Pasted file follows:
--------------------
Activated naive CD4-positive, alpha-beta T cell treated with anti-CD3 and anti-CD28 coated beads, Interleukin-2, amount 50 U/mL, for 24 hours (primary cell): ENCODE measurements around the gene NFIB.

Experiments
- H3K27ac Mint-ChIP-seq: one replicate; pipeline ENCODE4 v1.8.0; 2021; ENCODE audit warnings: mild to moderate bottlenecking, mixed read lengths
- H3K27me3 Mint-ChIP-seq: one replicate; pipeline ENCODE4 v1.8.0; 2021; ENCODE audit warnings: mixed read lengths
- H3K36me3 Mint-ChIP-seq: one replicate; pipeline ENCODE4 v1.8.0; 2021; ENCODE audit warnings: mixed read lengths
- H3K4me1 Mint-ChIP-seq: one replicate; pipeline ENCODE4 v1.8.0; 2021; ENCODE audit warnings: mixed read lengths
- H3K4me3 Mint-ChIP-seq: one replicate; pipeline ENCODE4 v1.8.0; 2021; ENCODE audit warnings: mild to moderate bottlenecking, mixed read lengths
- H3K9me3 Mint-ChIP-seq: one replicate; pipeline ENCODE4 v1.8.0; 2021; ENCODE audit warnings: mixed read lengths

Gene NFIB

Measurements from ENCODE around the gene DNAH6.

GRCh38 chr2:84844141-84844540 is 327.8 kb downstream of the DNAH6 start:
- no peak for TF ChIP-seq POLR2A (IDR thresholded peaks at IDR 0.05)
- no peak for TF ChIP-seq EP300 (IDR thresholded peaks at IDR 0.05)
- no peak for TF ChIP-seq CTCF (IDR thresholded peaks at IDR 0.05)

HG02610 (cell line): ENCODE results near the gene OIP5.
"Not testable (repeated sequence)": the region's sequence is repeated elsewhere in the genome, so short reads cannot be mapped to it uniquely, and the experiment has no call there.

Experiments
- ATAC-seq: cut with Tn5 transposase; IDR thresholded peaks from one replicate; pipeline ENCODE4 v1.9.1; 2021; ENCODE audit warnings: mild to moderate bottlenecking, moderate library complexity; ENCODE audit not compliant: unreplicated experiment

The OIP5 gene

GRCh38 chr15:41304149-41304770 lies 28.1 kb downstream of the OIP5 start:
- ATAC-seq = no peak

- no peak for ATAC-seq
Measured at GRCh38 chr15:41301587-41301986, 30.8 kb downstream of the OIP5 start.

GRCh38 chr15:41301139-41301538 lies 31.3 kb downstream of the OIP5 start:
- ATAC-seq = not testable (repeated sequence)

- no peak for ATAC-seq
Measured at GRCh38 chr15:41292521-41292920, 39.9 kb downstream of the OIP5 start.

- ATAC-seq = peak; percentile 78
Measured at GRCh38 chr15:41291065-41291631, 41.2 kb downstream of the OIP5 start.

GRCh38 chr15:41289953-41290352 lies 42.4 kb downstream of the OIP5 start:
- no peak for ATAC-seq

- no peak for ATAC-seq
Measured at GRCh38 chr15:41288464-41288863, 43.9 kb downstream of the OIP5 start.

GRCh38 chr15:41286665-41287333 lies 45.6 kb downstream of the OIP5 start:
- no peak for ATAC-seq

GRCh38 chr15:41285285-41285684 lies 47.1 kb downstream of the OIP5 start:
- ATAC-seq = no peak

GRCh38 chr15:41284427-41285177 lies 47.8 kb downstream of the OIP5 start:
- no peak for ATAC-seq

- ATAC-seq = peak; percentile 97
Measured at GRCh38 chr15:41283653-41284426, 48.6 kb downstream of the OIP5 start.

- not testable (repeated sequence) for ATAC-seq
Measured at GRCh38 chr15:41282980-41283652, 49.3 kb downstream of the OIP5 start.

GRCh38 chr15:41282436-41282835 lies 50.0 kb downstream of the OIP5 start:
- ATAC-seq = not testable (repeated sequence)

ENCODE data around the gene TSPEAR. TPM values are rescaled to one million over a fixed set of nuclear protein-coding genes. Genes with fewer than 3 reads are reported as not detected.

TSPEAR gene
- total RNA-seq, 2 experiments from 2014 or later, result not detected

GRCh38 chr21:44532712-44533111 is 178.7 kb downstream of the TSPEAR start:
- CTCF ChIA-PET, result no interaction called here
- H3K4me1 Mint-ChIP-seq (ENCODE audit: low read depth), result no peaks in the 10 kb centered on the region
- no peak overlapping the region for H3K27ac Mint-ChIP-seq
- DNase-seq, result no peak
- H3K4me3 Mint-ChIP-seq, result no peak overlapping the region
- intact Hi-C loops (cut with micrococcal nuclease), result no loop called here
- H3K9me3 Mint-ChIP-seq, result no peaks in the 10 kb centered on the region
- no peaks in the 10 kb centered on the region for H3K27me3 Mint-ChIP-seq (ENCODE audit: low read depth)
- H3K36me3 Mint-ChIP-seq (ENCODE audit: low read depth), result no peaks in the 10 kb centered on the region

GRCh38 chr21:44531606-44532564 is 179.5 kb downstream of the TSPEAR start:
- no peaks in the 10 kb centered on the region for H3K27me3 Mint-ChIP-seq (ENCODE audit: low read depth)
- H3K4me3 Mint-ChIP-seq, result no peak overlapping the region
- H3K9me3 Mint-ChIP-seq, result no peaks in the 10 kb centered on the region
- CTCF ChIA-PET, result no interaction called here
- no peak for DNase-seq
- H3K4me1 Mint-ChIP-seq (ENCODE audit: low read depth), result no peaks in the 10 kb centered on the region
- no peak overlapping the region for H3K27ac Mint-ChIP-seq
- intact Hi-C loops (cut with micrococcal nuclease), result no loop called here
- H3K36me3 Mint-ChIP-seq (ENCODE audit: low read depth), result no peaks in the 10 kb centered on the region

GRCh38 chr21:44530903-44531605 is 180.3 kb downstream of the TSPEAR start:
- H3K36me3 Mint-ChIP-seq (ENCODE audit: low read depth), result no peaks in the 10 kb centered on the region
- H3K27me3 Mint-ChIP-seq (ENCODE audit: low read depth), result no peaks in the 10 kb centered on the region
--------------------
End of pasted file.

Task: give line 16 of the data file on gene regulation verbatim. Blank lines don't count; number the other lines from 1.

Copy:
"Not testable (repeated sequence)": the region's sequence is repeated elsewhere in the genome, so short reads cannot be mapped to it uniquely, and the experiment has no call there.